“He’s not faking it,” Peterson said.  “Mr. Kahler has significant, major depression.”

Peterson went on to stress the significance of Kraig Kahler’s son, Sean, in determining the verdict. 

Sean Kahler, 12, was the only survivor of the November 2009 Burlingame murders. 

“At some point,” Peterson said, “[Sean] may very well need to find his father … to try and understand what happened.

“He may need his father to apologize,” he said.

Vogelsberg reread Sean’s statements to the jury during closing arguments.

“I do not want my dad to receive the death penalty because it will be hard on my grandparents,” she quoted him as saying, as well as “I do not want my whole family gone.”

The defense also called Kraig’s parents, Patricia and Wayne Kahler, to the stand. 

Patricia Kahler recalled Kraig’s childhood, his love for the outdoors and his relationship with his son. 

Jones asked Patricia Kahler whether she still loved her son.

“I have always wondered how a person can forgive someone for doing something as bad as this,” she said.  “I could not carry, for the rest of my life, any hate for Kraig.  I can’t do that.”

When asked if she would like to see her son receive the death penalty — instead of life in prison — she paused, seemingly deep in thought, and then sighed.

“I don’t want either one,” she said.

Wayne Kahler, as softspoken as his wife, was the last to take the stand before the court adjourned for lunch.

Vogelsberg asked Wayne Kahler about Kraig and Sean’s relationship, and how the death penalty would affect Sean.

“They were so close,” he said, fighting back tears. “It would be terrible.”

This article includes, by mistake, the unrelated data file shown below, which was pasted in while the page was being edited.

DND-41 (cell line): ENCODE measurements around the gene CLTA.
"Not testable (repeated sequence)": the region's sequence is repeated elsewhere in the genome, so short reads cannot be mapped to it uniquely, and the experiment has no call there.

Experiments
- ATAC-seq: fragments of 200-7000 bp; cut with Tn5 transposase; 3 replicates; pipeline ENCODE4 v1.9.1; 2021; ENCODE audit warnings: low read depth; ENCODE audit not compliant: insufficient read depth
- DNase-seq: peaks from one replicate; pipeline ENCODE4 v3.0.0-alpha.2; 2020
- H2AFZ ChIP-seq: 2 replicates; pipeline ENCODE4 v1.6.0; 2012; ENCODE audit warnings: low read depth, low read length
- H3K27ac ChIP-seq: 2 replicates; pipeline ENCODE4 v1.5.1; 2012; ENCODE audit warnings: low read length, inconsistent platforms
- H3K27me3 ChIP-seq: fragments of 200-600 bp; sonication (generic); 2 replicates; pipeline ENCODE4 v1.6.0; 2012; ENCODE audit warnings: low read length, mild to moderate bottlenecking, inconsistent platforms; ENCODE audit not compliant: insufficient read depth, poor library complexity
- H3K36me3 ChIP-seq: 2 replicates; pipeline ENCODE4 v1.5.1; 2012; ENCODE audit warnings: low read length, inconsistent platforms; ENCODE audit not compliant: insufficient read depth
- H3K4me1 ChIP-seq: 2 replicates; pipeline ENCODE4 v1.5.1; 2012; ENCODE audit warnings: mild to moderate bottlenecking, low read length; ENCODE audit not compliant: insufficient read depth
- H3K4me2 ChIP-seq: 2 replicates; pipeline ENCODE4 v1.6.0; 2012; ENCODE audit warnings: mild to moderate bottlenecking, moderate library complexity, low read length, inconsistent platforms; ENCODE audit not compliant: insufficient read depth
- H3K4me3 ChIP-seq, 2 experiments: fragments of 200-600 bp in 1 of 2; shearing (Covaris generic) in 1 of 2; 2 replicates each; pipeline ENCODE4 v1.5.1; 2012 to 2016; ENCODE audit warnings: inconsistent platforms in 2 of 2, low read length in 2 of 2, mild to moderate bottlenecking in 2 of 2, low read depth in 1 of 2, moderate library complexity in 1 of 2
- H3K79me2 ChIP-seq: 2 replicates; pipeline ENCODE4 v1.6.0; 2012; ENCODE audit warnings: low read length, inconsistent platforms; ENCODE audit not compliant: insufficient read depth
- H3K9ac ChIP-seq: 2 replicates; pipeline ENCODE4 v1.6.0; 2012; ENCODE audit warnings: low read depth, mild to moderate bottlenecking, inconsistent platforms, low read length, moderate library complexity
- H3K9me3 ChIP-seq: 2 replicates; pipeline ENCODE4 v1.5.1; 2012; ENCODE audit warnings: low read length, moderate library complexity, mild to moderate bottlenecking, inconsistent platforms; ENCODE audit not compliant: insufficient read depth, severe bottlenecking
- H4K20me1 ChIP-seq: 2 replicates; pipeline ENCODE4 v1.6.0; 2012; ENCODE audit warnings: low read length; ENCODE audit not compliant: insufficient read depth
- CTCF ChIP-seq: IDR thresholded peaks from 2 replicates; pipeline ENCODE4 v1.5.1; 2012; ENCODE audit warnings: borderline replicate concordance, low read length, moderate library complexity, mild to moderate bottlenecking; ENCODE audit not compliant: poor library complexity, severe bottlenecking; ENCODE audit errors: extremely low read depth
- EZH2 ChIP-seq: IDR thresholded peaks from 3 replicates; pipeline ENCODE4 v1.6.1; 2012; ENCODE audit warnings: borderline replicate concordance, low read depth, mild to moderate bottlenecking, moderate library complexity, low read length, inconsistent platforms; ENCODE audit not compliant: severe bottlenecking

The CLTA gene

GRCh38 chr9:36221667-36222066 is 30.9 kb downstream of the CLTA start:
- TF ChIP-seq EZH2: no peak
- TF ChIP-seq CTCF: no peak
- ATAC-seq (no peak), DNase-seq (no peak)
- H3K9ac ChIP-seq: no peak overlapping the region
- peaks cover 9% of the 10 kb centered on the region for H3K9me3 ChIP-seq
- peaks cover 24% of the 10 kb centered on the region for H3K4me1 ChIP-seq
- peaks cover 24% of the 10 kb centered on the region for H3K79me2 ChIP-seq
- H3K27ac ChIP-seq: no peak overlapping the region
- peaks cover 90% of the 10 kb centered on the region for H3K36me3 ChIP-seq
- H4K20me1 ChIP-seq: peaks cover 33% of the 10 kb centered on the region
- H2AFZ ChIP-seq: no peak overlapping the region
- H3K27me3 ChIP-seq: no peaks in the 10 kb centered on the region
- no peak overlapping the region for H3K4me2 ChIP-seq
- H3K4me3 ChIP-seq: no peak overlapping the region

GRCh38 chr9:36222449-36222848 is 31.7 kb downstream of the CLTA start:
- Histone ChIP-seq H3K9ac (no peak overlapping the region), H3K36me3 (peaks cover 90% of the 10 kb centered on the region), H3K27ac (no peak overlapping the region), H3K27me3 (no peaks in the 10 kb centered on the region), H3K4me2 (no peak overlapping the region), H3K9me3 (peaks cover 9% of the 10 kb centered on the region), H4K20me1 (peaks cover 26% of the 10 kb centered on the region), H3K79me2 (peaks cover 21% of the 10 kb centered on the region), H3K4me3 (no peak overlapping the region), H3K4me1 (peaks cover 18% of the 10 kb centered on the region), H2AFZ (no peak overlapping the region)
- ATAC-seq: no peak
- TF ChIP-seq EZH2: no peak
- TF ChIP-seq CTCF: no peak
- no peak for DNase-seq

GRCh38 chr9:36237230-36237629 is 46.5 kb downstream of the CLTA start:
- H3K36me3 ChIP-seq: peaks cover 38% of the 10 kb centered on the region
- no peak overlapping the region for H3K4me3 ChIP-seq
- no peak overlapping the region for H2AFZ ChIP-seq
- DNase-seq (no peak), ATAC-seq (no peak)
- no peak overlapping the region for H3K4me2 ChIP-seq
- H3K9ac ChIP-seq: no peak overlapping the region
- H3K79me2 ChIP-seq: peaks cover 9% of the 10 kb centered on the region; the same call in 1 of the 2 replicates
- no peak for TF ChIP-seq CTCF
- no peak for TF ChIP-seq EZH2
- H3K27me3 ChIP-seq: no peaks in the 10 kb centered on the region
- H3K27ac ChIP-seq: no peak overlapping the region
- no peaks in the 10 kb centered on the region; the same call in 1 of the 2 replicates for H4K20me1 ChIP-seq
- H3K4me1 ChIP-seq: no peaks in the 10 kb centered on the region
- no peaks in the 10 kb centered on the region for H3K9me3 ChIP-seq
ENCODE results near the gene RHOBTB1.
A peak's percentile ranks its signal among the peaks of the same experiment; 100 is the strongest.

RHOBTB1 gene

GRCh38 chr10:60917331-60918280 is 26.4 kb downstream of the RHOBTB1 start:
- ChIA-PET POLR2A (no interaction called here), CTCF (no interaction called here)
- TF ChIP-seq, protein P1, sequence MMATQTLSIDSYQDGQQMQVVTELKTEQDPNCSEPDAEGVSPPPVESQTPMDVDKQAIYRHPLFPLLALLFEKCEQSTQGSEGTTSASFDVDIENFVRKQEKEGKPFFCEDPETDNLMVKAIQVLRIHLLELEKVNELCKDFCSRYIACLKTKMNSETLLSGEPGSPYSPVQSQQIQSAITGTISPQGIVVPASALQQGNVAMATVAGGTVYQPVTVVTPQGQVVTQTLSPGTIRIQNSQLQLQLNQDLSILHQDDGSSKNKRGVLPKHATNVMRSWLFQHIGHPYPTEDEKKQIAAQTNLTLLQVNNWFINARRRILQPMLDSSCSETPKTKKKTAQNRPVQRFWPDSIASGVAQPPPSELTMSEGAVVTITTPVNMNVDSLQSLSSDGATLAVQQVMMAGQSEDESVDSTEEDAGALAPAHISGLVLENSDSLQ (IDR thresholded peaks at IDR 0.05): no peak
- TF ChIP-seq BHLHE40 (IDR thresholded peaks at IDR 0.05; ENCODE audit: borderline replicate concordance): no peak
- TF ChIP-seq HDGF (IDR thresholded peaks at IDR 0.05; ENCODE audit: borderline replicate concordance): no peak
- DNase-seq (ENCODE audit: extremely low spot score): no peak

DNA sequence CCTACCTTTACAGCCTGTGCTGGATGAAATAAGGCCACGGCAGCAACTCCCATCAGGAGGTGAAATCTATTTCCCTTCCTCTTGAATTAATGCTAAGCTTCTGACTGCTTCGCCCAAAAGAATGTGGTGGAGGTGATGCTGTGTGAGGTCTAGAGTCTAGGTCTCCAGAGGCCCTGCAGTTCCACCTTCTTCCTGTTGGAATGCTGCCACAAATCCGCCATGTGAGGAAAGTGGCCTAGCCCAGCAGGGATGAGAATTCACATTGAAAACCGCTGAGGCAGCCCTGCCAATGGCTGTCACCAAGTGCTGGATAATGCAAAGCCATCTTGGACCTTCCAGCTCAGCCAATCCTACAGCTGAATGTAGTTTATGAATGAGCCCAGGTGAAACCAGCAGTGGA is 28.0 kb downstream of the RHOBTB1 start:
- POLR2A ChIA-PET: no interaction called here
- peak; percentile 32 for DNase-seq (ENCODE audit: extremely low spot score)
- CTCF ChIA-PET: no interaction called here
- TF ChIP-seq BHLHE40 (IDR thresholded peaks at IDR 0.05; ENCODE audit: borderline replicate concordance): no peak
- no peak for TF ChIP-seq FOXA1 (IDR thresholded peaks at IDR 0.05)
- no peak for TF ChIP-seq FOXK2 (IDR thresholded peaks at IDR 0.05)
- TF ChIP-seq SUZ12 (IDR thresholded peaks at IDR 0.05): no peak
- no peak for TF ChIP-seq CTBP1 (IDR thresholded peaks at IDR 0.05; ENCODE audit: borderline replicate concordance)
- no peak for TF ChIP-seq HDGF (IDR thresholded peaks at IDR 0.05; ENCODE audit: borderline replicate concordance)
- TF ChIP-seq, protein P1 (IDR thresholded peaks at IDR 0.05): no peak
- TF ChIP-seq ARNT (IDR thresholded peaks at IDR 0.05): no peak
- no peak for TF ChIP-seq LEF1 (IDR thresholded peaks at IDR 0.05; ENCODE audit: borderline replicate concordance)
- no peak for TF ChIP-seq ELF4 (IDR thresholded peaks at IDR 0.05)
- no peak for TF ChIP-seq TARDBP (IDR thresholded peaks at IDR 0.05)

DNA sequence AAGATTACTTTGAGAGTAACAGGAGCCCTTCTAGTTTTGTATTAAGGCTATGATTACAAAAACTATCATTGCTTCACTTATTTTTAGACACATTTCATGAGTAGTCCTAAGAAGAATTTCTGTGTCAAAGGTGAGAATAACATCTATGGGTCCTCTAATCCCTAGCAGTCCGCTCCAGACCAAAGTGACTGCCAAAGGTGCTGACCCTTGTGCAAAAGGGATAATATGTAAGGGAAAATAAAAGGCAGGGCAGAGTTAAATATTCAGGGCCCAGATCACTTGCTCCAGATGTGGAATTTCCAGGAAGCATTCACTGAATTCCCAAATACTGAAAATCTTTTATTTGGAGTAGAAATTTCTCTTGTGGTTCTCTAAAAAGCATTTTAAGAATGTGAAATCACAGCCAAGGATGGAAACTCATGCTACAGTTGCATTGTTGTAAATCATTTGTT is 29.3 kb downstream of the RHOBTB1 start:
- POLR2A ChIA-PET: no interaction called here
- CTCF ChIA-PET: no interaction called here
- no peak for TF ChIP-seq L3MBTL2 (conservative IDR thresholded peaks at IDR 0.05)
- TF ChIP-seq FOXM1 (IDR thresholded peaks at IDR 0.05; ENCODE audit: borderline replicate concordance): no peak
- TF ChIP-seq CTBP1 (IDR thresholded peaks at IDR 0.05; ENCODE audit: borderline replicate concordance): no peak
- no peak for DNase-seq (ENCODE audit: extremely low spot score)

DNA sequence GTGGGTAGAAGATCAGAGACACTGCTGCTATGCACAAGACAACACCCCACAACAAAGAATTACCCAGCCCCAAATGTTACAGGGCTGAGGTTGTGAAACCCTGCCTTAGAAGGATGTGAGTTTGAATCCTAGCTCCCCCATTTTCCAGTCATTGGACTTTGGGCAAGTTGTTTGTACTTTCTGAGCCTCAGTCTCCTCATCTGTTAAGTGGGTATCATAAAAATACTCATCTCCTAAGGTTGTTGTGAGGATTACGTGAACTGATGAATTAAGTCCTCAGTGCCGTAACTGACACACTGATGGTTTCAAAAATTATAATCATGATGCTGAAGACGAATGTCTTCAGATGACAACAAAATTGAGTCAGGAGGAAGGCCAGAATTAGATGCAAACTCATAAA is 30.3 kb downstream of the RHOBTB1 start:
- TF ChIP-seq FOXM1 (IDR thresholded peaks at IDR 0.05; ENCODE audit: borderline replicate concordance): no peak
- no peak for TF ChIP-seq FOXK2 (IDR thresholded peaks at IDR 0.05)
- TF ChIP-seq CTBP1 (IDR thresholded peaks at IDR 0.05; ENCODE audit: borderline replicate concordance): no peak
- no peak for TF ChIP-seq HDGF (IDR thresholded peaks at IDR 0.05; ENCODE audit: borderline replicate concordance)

During closing arguments, Haney reiterated the gravity of the jury’s upcoming decision.

“There is nothing simple about putting a man to death,” he said.  “This is as complicated and as heart-wrenching as it gets.”

Yet the jury took only an hour and 10 minutes to reach its decision, declaring that the aggravating circumstances outweighed the mitigating circumstances and with that decision, sentenced Kahler to death.

After the sentencing, Kahler’s parents looked toward the ground as their son walked past them, led away in handcuffs. No one made eye contact. Wayne Kahler put his hand on his wife’s back and escorted her slowly out of the courtroom.

Hanley and Jones spoke on the courthouse steps, saying they were “very pleased” with the verdict.

“We know there were four lives lost, and this [decision] doesn’t change that,” Hanley said.

Denton, along with her brother, Bill Hetrick, gave a brief statement a few minutes later.

“For the past year and a half,” Denton said, “there has been a dark cloud over our family."

“That cloud is still there, and the verdict and sentencing don’t bring our family back,” she said.

The family declined to comment further.

The last death penalty imposed by a Kansas jury was for the 1996 murder of Mary Anne and Mary Elizabeth Pusch at the hands of Michael Marsh, although the U.S. Supreme Court overturned the decision in June 2006.

The state has not executed anyone since 1965.

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Ed Lane August 30, 2011 | 9:59 a.m.

My prayer are out to the family but this vermon got what he deserved --------- with our broken justice system he will probably die of old age before his execution date is set!!!!

(Report Comment)
Melissa Turner August 30, 2011 | 3:21 p.m.

Can he possibly be made to suffer as his family did? You know chase him down, shoot him and then watch him beg for air because he doesn't want to die?